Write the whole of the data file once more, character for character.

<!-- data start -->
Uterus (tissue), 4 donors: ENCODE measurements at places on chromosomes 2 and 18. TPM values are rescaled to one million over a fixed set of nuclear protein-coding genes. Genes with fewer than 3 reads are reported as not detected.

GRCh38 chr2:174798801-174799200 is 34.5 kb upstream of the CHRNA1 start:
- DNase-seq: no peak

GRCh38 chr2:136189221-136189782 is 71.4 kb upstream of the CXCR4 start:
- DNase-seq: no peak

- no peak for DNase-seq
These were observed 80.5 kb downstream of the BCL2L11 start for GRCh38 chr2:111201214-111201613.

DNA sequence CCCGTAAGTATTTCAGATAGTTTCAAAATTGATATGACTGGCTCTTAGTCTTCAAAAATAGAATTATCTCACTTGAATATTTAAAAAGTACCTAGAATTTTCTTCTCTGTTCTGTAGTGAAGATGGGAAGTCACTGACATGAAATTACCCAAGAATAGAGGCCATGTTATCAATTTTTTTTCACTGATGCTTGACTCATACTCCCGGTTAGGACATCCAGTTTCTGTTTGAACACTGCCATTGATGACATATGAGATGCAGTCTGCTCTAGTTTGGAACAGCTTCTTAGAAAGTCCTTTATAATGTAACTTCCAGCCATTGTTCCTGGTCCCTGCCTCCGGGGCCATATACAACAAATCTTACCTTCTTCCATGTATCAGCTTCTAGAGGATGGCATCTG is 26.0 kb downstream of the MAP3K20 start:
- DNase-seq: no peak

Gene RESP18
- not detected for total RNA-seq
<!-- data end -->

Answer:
Uterus (tissue), 4 donors: ENCODE measurements at places on chromosomes 2 and 18. TPM values are rescaled to one million over a fixed set of nuclear protein-coding genes. Genes with fewer than 3 reads are reported as not detected.

GRCh38 chr2:174798801-174799200 is 34.5 kb upstream of the CHRNA1 start:
- DNase-seq: no peak

GRCh38 chr2:136189221-136189782 is 71.4 kb upstream of the CXCR4 start:
- DNase-seq: no peak

- no peak for DNase-seq
These were observed 80.5 kb downstream of the BCL2L11 start for GRCh38 chr2:111201214-111201613.

DNA sequence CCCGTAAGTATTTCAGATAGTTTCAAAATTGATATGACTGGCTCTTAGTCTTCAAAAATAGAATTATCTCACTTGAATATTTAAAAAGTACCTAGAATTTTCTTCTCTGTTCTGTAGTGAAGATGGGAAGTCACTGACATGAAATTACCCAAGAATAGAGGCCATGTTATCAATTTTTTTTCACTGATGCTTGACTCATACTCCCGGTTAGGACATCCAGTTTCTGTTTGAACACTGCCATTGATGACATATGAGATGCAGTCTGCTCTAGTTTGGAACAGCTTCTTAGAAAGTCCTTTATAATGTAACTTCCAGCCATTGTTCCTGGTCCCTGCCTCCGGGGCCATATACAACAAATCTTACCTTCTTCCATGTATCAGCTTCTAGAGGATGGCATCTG is 26.0 kb downstream of the MAP3K20 start:
- DNase-seq: no peak

Gene RESP18
- not detected for total RNA-seq